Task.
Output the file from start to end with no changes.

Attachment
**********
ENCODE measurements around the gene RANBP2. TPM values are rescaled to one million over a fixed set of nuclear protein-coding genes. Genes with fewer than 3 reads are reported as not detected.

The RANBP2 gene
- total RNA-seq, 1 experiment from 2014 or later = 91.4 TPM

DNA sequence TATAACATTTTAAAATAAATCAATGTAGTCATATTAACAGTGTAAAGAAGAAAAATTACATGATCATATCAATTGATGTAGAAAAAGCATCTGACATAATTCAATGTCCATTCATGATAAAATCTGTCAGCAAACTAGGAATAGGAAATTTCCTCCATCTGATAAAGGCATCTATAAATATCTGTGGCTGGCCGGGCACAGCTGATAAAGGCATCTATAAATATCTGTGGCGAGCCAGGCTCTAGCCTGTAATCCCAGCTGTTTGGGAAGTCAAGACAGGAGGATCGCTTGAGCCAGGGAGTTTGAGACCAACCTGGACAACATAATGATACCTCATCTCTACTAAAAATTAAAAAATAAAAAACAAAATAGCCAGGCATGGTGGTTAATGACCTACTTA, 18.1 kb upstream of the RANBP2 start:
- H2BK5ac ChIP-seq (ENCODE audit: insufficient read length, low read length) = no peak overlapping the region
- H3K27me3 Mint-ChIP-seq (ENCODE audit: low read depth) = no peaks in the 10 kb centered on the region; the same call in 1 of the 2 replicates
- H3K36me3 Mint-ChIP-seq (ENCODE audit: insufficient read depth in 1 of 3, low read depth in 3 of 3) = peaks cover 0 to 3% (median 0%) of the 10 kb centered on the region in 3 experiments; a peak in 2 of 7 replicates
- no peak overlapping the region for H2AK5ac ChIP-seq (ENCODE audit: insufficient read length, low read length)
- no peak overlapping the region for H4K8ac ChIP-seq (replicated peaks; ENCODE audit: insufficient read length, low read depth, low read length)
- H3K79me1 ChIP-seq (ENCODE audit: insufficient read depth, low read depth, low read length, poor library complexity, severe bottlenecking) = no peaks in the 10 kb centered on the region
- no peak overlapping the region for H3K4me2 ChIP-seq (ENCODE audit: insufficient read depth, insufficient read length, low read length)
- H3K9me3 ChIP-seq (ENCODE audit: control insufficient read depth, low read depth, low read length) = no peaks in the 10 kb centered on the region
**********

ENCODE measurements around the gene RANBP2. TPM values are rescaled to one million over a fixed set of nuclear protein-coding genes. Genes with fewer than 3 reads are reported as not detected.

The RANBP2 gene
- total RNA-seq, 1 experiment from 2014 or later = 91.4 TPM

DNA sequence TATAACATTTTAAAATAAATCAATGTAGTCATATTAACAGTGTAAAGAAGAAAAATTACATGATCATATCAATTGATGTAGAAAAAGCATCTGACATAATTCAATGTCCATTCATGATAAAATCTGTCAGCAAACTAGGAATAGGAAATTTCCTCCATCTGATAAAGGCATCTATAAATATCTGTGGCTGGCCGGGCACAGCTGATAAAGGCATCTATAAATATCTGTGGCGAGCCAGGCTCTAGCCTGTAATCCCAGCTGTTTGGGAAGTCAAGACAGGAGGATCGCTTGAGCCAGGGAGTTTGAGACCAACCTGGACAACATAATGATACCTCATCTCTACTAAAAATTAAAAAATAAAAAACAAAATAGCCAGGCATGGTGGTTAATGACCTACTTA, 18.1 kb upstream of the RANBP2 start:
- H2BK5ac ChIP-seq (ENCODE audit: insufficient read length, low read length) = no peak overlapping the region
- H3K27me3 Mint-ChIP-seq (ENCODE audit: low read depth) = no peaks in the 10 kb centered on the region; the same call in 1 of the 2 replicates
- H3K36me3 Mint-ChIP-seq (ENCODE audit: insufficient read depth in 1 of 3, low read depth in 3 of 3) = peaks cover 0 to 3% (median 0%) of the 10 kb centered on the region in 3 experiments; a peak in 2 of 7 replicates
- no peak overlapping the region for H2AK5ac ChIP-seq (ENCODE audit: insufficient read length, low read length)
- no peak overlapping the region for H4K8ac ChIP-seq (replicated peaks; ENCODE audit: insufficient read length, low read depth, low read length)
- H3K79me1 ChIP-seq (ENCODE audit: insufficient read depth, low read depth, low read length, poor library complexity, severe bottlenecking) = no peaks in the 10 kb centered on the region
- no peak overlapping the region for H3K4me2 ChIP-seq (ENCODE audit: insufficient read depth, insufficient read length, low read length)
- H3K9me3 ChIP-seq (ENCODE audit: control insufficient read depth, low read depth, low read length) = no peaks in the 10 kb centered on the region